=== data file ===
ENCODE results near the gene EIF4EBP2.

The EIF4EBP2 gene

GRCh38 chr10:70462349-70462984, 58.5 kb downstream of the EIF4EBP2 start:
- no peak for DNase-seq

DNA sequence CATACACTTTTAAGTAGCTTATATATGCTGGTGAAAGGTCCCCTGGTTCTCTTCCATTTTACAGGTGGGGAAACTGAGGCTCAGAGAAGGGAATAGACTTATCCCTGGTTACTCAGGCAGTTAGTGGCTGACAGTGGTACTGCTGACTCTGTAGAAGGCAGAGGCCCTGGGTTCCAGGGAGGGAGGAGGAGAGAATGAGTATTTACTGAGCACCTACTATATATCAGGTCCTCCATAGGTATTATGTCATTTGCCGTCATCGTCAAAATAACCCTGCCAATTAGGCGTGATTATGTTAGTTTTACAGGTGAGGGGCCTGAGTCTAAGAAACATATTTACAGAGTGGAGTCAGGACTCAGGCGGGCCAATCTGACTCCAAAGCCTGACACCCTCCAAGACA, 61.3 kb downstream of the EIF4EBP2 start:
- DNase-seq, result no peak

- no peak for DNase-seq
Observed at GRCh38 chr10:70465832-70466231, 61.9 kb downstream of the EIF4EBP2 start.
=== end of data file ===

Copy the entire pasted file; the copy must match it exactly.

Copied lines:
ENCODE results near the gene EIF4EBP2.

The EIF4EBP2 gene

GRCh38 chr10:70462349-70462984, 58.5 kb downstream of the EIF4EBP2 start:
- no peak for DNase-seq

DNA sequence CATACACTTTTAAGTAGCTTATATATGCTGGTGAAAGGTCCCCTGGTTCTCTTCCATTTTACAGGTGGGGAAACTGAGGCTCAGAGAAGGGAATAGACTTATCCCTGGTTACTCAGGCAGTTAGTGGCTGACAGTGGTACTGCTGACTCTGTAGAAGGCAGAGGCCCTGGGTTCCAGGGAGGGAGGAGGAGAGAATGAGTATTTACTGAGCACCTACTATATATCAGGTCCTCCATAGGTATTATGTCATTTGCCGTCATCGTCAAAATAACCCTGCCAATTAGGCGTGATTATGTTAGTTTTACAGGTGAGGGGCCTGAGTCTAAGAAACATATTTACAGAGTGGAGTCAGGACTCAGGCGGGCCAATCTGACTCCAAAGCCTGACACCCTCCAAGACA, 61.3 kb downstream of the EIF4EBP2 start:
- DNase-seq, result no peak

- no peak for DNase-seq
Observed at GRCh38 chr10:70465832-70466231, 61.9 kb downstream of the EIF4EBP2 start.